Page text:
Safe space is shrinking
In recent days, President Donald Trump has escalated his assaults on the “Fake News” media and other institutions in an increasingly frantic effort to carve out a kind of safe space that cannot be penetrated by accountability or factual reality.
Inside this bubble, the truth is what Trump says it is, on Twitter and in his tirades before rally crowds, where Twitter replies (even by bots) and raucous cheers serve as confirmation of Trump’s versions of events in a kind of intensifying feedback loop.
But if the brutal new poll released Tuesday by CNN is any indication, that safe space seems perilously small.
Trump’s own advisers appear to believe his safe space is shrinking. As The Associated Press reported Tuesday, this is what explains his recent antics:
The president has increased his media-bashing via Twitter and staged rallies hoping to marshal his base to his defense. There are signs that his support among Republicans may be softening. His advisers are aware that a serious slip in support among his core voters could jeopardize hopes for a major, early legislative accomplishment and would certainly increase Republicans’ worries about his re-election prospects.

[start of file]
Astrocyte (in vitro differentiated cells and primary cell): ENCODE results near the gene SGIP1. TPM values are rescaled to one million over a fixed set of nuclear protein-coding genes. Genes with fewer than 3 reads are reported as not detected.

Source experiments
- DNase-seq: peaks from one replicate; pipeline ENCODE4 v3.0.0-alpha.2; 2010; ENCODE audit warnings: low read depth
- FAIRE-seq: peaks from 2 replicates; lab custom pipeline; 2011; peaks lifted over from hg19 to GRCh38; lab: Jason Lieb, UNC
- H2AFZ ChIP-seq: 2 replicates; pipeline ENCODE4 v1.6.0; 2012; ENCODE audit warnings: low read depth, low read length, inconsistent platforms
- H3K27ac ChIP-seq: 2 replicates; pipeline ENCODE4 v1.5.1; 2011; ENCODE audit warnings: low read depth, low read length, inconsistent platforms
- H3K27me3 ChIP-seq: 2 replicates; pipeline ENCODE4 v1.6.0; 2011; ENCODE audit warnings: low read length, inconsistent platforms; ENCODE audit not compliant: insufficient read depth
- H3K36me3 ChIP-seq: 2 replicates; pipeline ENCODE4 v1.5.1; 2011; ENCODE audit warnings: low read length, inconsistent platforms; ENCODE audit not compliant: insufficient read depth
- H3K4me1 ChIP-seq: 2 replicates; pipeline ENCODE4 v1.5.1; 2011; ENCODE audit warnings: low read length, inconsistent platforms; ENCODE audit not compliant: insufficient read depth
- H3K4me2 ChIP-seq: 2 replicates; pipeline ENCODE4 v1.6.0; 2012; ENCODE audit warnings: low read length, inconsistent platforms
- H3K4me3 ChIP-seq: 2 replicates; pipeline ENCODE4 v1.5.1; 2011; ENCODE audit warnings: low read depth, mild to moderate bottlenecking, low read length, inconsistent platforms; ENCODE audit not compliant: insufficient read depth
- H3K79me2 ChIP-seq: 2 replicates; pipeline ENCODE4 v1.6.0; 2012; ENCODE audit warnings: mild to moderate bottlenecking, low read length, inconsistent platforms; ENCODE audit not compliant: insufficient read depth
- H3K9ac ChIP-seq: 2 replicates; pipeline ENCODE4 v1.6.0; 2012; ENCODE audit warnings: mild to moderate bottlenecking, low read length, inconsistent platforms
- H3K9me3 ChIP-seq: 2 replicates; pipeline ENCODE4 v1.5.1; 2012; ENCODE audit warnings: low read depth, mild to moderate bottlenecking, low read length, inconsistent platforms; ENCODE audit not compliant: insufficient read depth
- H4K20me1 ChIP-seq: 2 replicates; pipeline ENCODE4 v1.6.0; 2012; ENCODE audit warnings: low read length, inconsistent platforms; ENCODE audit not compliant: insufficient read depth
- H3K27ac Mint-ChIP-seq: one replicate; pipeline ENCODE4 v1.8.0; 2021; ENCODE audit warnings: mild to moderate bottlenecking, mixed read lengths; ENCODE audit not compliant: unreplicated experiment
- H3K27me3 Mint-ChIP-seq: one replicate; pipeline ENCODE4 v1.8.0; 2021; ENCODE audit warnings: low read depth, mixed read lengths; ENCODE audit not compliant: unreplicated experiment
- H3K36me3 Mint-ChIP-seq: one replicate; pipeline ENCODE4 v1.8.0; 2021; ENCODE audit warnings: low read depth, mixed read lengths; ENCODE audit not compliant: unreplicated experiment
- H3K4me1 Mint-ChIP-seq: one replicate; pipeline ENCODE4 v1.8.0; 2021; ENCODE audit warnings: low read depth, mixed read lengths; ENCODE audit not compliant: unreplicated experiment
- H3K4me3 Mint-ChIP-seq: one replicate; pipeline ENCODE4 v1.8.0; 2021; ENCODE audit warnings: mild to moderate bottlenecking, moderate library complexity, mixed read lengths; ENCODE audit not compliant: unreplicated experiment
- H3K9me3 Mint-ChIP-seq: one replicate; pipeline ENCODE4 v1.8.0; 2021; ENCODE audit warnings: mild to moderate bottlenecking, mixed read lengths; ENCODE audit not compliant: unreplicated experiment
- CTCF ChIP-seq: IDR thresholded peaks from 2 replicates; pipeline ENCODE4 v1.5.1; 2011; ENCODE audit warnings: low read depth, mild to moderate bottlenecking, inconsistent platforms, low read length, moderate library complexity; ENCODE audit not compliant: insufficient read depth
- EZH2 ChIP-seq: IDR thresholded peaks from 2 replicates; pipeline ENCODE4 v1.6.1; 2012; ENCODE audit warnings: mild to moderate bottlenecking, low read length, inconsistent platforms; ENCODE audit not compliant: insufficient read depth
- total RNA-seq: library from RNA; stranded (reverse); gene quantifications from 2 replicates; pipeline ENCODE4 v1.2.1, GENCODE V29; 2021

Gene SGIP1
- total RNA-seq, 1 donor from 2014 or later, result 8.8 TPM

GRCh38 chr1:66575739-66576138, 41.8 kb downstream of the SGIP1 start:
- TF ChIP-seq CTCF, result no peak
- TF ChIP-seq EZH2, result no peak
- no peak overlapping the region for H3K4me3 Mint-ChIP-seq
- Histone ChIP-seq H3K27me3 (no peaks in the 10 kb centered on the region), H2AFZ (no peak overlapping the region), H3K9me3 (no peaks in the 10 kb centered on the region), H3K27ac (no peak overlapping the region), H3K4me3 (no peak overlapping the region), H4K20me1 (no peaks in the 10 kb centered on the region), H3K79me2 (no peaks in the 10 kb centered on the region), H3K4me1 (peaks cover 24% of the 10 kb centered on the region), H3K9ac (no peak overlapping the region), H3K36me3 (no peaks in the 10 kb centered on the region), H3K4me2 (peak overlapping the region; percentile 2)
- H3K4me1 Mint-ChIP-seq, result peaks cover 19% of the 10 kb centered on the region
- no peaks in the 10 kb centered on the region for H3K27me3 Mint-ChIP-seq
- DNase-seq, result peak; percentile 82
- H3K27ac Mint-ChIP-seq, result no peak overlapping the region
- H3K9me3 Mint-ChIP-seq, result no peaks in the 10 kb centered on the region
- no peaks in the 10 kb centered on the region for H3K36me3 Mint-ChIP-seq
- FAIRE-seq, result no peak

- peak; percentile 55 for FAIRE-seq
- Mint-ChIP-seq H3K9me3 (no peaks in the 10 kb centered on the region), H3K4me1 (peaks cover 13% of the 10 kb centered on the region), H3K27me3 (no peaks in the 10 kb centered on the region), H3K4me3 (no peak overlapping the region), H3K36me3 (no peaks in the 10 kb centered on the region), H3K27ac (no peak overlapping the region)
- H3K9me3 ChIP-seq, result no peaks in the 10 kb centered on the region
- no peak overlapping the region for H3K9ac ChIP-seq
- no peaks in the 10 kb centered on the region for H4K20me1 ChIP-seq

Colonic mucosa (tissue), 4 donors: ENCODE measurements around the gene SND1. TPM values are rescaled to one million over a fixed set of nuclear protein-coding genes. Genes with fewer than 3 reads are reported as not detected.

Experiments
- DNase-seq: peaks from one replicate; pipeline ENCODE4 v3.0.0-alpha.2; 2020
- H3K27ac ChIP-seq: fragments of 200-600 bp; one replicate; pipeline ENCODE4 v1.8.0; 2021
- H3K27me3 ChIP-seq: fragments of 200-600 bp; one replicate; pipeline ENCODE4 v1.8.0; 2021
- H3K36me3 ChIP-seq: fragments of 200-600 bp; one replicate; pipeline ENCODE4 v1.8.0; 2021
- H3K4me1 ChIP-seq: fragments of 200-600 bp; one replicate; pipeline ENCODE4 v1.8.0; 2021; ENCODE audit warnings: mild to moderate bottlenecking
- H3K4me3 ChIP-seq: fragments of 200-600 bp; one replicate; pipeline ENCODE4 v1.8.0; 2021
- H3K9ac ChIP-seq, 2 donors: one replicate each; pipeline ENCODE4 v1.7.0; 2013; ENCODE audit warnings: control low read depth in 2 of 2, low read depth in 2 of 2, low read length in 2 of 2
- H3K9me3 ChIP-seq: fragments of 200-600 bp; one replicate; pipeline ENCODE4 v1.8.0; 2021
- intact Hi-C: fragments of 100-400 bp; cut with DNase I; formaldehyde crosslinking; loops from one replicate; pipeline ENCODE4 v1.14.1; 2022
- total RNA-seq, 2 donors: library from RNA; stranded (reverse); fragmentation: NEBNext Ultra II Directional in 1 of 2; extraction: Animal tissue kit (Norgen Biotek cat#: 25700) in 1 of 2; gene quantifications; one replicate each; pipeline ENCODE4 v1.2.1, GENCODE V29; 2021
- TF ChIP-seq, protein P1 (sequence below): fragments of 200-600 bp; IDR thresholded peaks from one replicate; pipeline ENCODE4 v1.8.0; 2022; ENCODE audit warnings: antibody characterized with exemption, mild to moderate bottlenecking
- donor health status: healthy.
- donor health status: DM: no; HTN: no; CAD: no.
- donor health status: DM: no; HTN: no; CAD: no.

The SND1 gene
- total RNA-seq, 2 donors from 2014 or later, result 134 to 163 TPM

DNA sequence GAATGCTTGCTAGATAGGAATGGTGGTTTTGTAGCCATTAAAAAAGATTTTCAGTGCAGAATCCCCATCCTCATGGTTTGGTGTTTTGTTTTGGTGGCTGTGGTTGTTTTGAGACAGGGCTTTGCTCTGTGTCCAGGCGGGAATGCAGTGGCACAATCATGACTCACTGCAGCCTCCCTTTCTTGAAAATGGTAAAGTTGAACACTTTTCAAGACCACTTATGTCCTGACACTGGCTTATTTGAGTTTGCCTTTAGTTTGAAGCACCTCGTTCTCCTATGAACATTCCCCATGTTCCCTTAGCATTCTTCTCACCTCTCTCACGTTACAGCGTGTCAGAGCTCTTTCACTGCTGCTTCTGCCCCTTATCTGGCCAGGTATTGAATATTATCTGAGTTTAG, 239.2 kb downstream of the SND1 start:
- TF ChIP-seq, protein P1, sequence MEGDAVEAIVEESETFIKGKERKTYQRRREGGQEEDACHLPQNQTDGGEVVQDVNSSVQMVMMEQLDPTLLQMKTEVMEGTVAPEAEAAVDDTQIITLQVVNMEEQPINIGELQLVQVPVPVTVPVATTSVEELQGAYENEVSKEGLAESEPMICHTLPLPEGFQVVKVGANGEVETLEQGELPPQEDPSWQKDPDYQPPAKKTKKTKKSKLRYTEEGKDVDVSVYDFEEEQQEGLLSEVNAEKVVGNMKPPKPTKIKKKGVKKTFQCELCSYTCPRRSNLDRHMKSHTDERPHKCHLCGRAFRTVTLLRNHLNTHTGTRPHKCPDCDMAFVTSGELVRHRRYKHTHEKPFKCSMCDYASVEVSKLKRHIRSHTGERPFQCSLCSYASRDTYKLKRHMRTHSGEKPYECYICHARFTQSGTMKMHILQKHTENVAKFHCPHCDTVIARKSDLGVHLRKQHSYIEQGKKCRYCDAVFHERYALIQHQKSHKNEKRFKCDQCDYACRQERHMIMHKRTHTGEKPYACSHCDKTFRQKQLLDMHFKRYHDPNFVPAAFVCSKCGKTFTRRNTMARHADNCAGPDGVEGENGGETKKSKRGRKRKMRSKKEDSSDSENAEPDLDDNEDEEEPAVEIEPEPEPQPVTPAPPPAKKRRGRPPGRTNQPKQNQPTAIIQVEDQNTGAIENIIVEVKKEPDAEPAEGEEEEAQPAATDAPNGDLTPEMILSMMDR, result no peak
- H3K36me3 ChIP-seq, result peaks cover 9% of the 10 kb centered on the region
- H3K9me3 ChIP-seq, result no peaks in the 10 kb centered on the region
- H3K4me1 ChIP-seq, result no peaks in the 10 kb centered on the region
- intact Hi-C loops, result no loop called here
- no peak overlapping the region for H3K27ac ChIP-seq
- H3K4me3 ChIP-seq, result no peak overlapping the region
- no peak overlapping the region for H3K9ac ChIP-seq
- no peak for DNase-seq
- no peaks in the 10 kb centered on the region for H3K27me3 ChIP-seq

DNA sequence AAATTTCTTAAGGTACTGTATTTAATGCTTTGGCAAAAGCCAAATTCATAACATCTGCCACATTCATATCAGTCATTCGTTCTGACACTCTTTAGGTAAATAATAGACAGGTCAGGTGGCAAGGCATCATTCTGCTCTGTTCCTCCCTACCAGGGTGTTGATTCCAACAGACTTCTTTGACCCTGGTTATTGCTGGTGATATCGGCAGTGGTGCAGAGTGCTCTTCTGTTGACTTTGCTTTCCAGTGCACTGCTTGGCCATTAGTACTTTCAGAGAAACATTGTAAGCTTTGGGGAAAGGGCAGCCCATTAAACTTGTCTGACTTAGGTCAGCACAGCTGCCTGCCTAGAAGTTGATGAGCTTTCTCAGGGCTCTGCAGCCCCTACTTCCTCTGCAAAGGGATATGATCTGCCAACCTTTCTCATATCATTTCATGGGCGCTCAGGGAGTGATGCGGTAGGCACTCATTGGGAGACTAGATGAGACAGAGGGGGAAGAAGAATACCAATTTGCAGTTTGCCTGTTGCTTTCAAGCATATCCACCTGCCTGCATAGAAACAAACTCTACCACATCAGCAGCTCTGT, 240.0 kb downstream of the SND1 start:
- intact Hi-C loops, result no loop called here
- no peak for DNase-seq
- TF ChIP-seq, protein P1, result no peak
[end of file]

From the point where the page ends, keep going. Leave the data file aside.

Tuesday’s CNN poll confirms that Trump’s support is shrinking. It finds that his approval is down to 38 percent, with 56 percent disapproval. Only 37 percent say he has the right priorities, while 59 percent say he hasn’t paid attention to the country’s most important problems. Americans say by only 43 percent to 55 percent that he can bring the change the country needs.
But more interesting, perhaps, is what the CNN poll tells us about his overall communications strategy:
● 55 percent say Trump has lowered the stature of the presidency, while only 17 percent say he has raised it, and another 25 percent say it is unchanged.
● Only 31 percent say Trump’s actions have made them more confident in his ability to serve as president, while a staggering 62 percent say they’ve left respondents less confident.
● A total of 73 percent have low trust in what they hear in official communications from the White House: 30 percent trust nothing at all and 43 percent trust just some of it, while 19 percent trust most of it and 5 percent trust almost all of it — meaning only 24 percent trust what this White House tells them.